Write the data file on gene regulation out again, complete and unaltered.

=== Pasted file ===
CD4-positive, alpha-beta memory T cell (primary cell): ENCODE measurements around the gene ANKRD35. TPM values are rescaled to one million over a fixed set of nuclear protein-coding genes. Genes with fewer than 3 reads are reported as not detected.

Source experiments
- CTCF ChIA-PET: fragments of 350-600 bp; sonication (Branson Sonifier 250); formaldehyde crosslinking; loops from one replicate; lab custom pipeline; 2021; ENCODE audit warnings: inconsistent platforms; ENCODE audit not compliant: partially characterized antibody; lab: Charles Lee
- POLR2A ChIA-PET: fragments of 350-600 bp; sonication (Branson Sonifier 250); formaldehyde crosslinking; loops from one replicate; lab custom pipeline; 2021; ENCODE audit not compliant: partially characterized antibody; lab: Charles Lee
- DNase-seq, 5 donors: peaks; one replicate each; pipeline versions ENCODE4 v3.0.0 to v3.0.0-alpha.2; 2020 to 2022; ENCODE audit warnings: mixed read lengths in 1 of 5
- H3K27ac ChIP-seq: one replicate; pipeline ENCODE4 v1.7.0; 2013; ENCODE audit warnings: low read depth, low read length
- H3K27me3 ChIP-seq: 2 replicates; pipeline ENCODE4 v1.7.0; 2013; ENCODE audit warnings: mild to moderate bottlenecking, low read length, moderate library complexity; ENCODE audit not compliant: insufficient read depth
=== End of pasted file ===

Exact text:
CD4-positive, alpha-beta memory T cell (primary cell): ENCODE measurements around the gene ANKRD35. TPM values are rescaled to one million over a fixed set of nuclear protein-coding genes. Genes with fewer than 3 reads are reported as not detected.

Source experiments
- CTCF ChIA-PET: fragments of 350-600 bp; sonication (Branson Sonifier 250); formaldehyde crosslinking; loops from one replicate; lab custom pipeline; 2021; ENCODE audit warnings: inconsistent platforms; ENCODE audit not compliant: partially characterized antibody; lab: Charles Lee
- POLR2A ChIA-PET: fragments of 350-600 bp; sonication (Branson Sonifier 250); formaldehyde crosslinking; loops from one replicate; lab custom pipeline; 2021; ENCODE audit not compliant: partially characterized antibody; lab: Charles Lee
- DNase-seq, 5 donors: peaks; one replicate each; pipeline versions ENCODE4 v3.0.0 to v3.0.0-alpha.2; 2020 to 2022; ENCODE audit warnings: mixed read lengths in 1 of 5
- H3K27ac ChIP-seq: one replicate; pipeline ENCODE4 v1.7.0; 2013; ENCODE audit warnings: low read depth, low read length
- H3K27me3 ChIP-seq: 2 replicates; pipeline ENCODE4 v1.7.0; 2013; ENCODE audit warnings: mild to moderate bottlenecking, low read length, moderate library complexity; ENCODE audit not compliant: insufficient read depth